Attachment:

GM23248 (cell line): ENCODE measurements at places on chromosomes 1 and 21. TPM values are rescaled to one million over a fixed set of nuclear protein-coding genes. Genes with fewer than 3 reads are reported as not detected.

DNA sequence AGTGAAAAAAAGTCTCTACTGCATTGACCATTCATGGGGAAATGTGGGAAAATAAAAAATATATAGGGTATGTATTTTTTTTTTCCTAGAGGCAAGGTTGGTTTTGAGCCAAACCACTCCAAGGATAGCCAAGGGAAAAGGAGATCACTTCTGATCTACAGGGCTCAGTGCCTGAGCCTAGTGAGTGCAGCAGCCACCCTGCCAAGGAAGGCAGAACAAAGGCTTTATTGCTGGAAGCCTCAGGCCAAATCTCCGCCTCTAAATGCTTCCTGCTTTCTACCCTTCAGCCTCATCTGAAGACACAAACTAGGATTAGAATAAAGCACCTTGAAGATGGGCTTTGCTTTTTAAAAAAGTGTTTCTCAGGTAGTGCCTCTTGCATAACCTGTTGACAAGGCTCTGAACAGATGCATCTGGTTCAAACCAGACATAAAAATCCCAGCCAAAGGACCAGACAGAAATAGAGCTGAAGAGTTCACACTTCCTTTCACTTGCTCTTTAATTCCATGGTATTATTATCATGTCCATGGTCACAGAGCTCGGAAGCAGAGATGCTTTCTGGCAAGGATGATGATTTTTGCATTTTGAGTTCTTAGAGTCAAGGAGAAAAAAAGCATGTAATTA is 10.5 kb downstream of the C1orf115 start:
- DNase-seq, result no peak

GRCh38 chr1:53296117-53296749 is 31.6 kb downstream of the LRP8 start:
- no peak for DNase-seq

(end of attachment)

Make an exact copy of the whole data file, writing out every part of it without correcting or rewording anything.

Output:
GM23248 (cell line): ENCODE measurements at places on chromosomes 1 and 21. TPM values are rescaled to one million over a fixed set of nuclear protein-coding genes. Genes with fewer than 3 reads are reported as not detected.

DNA sequence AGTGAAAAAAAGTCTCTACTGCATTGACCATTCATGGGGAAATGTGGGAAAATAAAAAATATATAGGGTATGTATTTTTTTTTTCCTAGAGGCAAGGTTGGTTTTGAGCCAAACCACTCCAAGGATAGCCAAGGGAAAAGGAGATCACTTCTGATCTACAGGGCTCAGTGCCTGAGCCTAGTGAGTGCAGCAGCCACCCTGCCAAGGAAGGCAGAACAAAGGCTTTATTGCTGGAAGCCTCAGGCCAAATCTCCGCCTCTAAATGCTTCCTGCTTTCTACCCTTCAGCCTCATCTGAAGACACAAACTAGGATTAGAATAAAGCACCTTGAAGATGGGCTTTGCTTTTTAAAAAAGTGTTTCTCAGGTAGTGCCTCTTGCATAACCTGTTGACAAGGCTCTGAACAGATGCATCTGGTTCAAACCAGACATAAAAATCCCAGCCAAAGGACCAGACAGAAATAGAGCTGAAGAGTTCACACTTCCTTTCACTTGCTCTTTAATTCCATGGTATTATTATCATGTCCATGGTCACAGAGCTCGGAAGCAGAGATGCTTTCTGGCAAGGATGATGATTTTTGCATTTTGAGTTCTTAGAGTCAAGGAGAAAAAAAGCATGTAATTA is 10.5 kb downstream of the C1orf115 start:
- DNase-seq, result no peak

GRCh38 chr1:53296117-53296749 is 31.6 kb downstream of the LRP8 start:
- no peak for DNase-seq